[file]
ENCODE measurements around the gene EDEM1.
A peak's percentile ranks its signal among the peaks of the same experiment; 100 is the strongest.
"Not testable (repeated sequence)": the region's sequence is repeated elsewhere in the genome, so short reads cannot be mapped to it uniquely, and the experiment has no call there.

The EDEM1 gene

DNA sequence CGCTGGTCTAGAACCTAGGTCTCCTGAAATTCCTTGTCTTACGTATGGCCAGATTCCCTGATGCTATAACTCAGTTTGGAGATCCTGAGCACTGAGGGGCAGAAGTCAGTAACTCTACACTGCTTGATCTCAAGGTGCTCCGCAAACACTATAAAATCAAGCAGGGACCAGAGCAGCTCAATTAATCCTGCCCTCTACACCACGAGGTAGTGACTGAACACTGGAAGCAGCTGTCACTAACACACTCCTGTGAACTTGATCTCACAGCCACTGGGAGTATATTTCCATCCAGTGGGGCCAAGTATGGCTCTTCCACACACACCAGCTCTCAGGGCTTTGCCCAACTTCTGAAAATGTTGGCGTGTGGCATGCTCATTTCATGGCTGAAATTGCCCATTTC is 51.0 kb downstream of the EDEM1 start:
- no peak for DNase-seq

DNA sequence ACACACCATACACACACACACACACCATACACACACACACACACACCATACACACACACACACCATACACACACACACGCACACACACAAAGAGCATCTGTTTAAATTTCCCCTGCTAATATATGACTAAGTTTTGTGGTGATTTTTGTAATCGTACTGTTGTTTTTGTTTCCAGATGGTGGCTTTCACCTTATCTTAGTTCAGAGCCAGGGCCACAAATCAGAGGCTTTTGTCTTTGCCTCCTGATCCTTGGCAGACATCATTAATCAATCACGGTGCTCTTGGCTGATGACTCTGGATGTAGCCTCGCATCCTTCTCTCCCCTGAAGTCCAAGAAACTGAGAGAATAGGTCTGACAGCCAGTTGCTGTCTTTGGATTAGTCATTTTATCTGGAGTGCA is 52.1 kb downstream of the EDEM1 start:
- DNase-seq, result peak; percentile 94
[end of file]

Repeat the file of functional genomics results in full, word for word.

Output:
ENCODE measurements around the gene EDEM1.
A peak's percentile ranks its signal among the peaks of the same experiment; 100 is the strongest.
"Not testable (repeated sequence)": the region's sequence is repeated elsewhere in the genome, so short reads cannot be mapped to it uniquely, and the experiment has no call there.

The EDEM1 gene

DNA sequence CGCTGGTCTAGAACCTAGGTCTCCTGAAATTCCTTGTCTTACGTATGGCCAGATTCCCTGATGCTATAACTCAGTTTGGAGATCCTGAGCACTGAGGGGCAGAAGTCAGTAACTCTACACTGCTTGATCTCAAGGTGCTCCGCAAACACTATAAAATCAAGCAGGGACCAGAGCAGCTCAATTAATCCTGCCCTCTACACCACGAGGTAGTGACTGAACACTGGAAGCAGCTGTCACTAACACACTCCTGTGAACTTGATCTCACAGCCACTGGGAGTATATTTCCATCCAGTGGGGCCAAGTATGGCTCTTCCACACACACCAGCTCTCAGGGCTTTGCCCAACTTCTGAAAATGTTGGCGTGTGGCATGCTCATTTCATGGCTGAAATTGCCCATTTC is 51.0 kb downstream of the EDEM1 start:
- no peak for DNase-seq

DNA sequence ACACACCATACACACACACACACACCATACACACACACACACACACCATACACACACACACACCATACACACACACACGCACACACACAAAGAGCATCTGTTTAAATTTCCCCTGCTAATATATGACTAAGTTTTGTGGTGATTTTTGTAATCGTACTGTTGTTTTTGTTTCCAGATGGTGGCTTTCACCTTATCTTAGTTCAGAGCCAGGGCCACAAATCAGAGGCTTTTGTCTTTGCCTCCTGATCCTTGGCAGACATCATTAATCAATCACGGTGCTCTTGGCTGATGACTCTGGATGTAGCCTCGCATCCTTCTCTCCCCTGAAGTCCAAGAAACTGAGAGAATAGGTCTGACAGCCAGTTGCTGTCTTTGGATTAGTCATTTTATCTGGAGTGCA is 52.1 kb downstream of the EDEM1 start:
- DNase-seq, result peak; percentile 94